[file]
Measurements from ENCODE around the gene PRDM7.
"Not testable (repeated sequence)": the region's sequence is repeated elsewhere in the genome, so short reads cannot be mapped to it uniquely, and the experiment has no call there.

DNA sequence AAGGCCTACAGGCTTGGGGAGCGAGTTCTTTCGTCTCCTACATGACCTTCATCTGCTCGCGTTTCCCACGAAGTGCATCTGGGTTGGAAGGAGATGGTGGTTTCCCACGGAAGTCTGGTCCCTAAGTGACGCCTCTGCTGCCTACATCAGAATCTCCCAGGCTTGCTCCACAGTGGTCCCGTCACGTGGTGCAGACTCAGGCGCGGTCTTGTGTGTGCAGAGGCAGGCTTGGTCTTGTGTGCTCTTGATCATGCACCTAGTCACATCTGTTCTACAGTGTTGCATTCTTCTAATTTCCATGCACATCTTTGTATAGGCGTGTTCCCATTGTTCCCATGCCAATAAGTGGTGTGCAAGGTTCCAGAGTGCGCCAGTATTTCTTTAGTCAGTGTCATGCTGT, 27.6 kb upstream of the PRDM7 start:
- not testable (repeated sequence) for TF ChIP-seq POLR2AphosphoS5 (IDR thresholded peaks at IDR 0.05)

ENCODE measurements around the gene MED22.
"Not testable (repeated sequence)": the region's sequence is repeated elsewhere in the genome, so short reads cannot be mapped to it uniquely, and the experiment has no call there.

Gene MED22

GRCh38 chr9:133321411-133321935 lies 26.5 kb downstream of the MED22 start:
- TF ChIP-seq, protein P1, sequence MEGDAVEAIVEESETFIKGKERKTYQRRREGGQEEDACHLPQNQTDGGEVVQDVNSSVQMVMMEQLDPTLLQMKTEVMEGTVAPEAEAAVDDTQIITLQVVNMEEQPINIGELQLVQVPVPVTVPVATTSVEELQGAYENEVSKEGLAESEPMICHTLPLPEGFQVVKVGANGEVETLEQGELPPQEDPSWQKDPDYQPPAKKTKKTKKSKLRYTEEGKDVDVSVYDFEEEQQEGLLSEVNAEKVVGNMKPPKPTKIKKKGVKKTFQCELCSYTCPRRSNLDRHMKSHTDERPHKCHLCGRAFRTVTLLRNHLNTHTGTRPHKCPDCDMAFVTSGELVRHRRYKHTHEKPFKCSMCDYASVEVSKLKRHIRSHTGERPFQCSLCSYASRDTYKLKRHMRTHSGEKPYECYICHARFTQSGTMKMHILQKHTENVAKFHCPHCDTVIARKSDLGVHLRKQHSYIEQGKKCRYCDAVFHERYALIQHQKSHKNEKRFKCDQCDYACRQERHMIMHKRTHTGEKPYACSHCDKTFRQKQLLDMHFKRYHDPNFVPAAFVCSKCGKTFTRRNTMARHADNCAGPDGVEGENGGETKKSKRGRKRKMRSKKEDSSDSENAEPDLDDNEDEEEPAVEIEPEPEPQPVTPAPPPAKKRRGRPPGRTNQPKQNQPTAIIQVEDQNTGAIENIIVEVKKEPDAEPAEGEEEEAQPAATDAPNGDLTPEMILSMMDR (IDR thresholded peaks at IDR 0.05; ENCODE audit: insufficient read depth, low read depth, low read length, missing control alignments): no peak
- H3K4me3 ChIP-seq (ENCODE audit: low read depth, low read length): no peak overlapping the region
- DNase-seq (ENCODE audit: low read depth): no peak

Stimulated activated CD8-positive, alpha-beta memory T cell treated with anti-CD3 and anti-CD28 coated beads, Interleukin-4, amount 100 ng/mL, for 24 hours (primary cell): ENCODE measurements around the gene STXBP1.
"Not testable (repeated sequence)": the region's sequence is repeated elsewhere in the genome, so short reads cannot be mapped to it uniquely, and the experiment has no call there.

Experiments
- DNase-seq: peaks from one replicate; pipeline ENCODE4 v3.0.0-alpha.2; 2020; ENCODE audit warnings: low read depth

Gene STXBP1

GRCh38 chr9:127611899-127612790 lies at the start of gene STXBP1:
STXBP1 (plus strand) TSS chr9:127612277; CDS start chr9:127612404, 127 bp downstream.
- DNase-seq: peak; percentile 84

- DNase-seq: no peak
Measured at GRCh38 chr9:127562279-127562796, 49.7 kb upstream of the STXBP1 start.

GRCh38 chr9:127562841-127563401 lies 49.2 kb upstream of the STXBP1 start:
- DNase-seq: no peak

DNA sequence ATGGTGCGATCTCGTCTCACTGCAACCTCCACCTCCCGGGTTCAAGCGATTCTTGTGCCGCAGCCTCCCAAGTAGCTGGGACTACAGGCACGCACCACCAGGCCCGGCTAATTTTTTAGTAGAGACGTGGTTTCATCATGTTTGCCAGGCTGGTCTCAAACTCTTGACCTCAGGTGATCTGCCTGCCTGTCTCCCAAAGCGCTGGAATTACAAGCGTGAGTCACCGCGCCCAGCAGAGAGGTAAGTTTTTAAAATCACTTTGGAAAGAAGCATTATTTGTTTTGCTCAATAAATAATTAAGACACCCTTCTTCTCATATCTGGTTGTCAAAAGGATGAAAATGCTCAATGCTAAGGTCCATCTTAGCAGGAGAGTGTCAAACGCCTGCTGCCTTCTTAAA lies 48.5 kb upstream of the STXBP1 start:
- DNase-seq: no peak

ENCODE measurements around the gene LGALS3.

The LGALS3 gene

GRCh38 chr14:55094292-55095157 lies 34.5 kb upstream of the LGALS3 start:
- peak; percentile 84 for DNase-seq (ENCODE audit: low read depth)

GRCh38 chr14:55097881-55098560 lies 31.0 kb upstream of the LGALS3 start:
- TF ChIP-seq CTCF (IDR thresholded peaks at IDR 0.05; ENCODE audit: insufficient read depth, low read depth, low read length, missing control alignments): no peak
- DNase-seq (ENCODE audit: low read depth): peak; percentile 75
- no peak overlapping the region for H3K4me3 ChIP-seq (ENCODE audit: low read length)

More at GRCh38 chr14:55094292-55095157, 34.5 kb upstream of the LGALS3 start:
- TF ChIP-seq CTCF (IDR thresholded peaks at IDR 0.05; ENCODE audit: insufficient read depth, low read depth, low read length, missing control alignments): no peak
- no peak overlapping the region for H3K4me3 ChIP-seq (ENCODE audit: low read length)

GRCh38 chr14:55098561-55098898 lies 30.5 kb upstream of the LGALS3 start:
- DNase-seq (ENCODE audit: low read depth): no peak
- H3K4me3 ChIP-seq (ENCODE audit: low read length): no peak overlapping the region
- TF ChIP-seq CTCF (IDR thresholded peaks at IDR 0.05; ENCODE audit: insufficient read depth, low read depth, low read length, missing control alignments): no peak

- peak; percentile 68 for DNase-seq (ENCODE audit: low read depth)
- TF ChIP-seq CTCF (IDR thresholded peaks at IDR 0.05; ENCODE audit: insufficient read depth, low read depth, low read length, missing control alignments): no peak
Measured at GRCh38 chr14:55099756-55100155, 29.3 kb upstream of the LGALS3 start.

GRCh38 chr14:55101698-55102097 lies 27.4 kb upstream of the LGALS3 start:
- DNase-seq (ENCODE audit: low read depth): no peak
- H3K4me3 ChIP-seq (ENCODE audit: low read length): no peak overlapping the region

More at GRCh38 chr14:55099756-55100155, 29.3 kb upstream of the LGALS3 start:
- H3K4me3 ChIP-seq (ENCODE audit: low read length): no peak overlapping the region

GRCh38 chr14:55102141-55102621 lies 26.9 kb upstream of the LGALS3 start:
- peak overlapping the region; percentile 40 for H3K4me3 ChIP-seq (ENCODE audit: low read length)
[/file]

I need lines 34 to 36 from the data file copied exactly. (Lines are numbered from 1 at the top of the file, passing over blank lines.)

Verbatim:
More at GRCh38 chr14:55094292-55095157, 34.5 kb upstream of the LGALS3 start:
- TF ChIP-seq CTCF (IDR thresholded peaks at IDR 0.05; ENCODE audit: insufficient read depth, low read depth, low read length, missing control alignments): no peak
- no peak overlapping the region for H3K4me3 ChIP-seq (ENCODE audit: low read length)